Many of Idaho's major cities are in the Snake River Plain as is much of its agricultural land. Also located within Snake River Plain is the Idaho National Laboratory.
The Snake River Plain can be divided into three sections: western, central, and eastern. The western Snake River Plain is a large tectonic graben or rift valley filled with several km of lacustrine (lake) sediments; the sediments are underlain by rhyolite and basalt, and overlain by basalt. The western plain began to form around 11-12 Ma with the eruption of rhyolite lavas and ignimbrites. The western plain is not parallel to North American Plate motion, and lies at a high angle to the central and eastern Snake River Plains. Its morphology is similar to other volcanic plateaus such as the Chilcotin Plateau Basalts in south-central British Columbia, Canada.
The eastern Snake River plain traces the path of the North American plate over a geologic hot spot, now centered in Yellowstone National Park. The eastern plain is a topographic depression that cuts across Basin and Range Mountain structures, more or less parallel to North American plate motion. It is underlain almost entirely by basalt erupted from large shield volcanoes. Beneath the basalts are rhyolite lavas and ignimbrites that erupted as the lithosphere passed over the hotspot. The central Snake River plain is similar to the eastern plain, but differs by having thick sections of interbedded lacustrine (lake) and fluvial (stream) sediments, including the Hagerman fossil beds.
Island Park and Yellowstone Calderas formed as the result of enormous rhyolite ignimbrite eruptions, with single eruptions producing up to 2500 cubic km of ash. Younger volcanoes that erupted after passing over the hotspot covered the plain with young basalt lava flows in places, including Craters of the Moon National Monument.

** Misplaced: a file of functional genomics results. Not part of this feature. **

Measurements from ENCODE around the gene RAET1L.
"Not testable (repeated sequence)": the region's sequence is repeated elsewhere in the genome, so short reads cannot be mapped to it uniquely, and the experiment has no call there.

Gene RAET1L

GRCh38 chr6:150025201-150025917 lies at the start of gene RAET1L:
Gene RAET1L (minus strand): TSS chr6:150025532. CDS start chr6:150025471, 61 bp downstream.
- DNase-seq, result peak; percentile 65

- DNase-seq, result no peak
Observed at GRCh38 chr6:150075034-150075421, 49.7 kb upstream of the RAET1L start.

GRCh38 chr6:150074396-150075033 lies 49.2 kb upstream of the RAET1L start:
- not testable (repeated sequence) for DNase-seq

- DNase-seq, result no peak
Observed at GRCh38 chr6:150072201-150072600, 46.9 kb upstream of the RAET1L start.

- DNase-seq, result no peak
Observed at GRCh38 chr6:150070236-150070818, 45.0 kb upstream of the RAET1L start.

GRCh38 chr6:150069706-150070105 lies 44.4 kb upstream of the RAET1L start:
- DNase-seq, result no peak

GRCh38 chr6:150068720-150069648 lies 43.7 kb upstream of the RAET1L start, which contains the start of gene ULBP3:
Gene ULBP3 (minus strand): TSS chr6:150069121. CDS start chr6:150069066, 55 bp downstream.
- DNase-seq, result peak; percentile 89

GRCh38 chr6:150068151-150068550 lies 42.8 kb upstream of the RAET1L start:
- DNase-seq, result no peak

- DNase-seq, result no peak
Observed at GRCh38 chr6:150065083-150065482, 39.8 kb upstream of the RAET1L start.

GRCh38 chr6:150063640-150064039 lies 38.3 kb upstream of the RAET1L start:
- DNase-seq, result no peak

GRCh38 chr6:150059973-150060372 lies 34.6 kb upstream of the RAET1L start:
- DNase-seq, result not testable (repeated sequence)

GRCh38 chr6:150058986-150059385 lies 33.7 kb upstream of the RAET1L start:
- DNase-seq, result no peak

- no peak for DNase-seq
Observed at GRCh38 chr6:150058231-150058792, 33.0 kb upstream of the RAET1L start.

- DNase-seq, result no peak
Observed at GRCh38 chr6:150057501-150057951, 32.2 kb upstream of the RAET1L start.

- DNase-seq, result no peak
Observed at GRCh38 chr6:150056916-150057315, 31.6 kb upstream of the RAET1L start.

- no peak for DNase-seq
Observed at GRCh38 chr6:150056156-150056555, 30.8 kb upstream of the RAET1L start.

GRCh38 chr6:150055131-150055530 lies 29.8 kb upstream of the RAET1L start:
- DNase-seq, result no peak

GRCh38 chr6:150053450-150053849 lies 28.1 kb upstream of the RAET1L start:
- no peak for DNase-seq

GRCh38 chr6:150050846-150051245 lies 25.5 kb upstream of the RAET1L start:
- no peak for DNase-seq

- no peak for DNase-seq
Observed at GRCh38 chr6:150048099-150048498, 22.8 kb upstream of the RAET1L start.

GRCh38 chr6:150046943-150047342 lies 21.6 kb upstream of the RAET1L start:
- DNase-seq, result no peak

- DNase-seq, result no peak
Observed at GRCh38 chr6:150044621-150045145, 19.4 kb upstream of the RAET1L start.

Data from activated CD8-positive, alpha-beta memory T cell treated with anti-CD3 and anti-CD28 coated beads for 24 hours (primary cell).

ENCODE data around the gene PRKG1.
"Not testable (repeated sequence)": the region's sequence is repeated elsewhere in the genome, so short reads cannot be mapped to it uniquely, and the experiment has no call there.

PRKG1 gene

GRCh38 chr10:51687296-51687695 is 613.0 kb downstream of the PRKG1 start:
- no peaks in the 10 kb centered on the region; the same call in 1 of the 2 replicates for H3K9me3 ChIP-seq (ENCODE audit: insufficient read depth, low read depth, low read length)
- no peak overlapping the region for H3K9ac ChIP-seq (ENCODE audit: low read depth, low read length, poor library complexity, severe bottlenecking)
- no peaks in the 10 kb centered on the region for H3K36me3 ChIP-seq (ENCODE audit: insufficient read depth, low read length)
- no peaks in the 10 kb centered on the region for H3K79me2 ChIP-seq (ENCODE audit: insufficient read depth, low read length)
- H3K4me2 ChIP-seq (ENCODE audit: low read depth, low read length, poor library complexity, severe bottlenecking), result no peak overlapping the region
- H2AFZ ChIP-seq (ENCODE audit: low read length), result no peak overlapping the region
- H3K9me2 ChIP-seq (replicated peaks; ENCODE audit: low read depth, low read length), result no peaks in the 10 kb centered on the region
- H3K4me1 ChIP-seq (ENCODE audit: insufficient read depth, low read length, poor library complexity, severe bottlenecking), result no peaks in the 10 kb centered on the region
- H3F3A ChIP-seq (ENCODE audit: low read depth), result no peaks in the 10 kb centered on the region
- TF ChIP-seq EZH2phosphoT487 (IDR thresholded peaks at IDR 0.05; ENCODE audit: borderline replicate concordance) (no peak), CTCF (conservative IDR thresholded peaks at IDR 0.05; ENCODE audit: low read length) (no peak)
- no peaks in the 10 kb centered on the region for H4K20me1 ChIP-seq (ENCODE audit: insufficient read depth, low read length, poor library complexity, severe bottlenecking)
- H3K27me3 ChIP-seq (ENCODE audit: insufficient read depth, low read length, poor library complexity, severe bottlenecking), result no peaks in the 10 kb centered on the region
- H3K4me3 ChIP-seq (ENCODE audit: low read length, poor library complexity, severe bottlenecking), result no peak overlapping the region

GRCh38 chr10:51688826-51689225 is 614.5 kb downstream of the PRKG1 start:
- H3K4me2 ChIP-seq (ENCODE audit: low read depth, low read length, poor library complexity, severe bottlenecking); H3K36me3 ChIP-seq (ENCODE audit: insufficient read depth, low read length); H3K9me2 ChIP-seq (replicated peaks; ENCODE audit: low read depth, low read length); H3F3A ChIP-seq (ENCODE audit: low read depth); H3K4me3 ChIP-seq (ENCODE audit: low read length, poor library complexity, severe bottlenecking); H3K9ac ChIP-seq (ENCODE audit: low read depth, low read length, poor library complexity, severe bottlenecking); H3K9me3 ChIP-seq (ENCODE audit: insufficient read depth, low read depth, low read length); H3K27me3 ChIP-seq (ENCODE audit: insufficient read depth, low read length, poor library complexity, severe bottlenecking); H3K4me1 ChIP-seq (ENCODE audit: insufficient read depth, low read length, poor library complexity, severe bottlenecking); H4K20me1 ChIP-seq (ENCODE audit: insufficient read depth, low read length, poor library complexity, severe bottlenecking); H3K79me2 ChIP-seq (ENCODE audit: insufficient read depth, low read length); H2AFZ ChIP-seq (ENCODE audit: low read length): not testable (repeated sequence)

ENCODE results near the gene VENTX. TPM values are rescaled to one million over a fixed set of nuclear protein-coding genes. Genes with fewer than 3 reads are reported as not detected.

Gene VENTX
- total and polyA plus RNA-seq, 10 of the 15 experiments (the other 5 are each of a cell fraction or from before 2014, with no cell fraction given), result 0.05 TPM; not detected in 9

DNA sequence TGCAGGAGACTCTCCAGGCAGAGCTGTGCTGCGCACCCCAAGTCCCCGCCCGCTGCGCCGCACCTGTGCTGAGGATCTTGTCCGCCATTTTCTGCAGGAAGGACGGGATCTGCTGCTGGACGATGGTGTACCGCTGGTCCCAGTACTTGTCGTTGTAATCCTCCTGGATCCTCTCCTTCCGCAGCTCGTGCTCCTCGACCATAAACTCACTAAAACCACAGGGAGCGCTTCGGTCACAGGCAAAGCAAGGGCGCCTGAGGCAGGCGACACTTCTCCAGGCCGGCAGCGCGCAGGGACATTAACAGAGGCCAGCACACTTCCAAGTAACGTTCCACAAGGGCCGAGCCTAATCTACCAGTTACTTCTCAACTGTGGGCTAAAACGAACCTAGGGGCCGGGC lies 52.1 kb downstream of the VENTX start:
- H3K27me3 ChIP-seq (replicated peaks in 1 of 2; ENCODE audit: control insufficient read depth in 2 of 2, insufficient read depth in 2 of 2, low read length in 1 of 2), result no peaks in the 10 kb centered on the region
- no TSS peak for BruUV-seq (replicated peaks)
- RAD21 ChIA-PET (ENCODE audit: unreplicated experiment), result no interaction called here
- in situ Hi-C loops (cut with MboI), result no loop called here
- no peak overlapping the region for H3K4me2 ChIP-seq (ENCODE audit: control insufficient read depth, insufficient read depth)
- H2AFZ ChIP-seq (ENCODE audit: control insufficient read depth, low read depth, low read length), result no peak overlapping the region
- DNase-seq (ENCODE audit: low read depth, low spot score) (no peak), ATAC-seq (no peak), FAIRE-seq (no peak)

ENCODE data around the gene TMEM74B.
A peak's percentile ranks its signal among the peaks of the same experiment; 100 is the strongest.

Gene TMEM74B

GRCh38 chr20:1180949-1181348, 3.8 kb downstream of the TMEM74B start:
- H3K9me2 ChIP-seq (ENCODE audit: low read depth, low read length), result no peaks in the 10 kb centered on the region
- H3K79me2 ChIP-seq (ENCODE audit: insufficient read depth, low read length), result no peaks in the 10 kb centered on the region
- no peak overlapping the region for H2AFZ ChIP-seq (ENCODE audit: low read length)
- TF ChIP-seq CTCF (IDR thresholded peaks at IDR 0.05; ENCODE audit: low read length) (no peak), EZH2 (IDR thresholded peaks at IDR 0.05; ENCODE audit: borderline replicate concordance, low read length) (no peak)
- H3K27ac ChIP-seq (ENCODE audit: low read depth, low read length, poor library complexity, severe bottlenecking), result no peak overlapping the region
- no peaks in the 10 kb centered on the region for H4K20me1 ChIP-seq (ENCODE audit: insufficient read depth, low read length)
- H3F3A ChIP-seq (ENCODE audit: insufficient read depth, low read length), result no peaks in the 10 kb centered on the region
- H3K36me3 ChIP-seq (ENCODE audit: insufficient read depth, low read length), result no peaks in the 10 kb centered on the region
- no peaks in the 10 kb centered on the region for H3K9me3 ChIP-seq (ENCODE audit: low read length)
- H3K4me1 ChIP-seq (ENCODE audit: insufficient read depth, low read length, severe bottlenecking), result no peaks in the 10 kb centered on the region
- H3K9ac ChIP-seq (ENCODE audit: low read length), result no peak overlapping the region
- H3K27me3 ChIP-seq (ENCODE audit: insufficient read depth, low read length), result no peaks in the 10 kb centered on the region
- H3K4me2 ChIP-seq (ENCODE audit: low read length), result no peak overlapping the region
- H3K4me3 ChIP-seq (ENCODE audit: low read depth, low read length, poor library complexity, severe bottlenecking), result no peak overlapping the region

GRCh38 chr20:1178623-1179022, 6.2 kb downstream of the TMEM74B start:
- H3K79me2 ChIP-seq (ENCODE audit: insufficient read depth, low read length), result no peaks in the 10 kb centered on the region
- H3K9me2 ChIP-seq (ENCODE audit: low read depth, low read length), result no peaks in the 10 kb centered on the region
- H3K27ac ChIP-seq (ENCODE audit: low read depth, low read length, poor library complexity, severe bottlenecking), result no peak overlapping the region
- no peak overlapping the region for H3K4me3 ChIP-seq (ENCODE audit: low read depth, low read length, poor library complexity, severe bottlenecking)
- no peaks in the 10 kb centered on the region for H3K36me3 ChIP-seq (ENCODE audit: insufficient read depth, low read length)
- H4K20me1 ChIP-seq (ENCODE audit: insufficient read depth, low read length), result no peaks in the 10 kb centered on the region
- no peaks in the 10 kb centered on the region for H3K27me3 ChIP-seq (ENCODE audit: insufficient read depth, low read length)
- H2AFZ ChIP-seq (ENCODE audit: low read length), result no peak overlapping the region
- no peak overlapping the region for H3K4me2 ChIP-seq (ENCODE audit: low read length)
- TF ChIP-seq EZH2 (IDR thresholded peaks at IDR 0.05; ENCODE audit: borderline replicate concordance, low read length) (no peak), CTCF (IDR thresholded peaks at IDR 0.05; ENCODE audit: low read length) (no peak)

The Snake River Plain has a significant effect on the climate of Yellowstone National Park and the adjacent areas to the south and west of Yellowstone. As the Yellowstone hotspot burned its way across southern Idaho, it left a 70 mile wide channel through the Rocky Mountains. This channel is in line with the gap between the Cascade Range and the Sierra Nevada. The result is a moisture channel extending from the Pacific Ocean to Yellowstone. Moisture from the Pacific Ocean streams onshore in the form of clouds and humid air. It passes through the gap between the Sierras and Cascades and on into the Snake River Plain where it is channeled through most of the Rocky Mountains with no high plateaus nor mountain ranges to impede its progress. It finally encounters upslope conditions at the head of the Snake River Valley at Ashton, Idaho and at Island Park, Idaho, at the Teton Range east of Driggs, Idaho, and at the Yellowstone Plateau of Yellowstone National Park where the channeled moisture precipitates out as rain and snow. The result is a localized climate on the eastern side of the Rockies that is akin to a climate on the west slope of the Cascades or the northern Sierras. The head of the Snake River Valley, the Tetons, and the Yellowstone Plateau receive much more precipitation than other areas of the region and the area is known for being wet, green, having many streams, and having abundant snow in winter.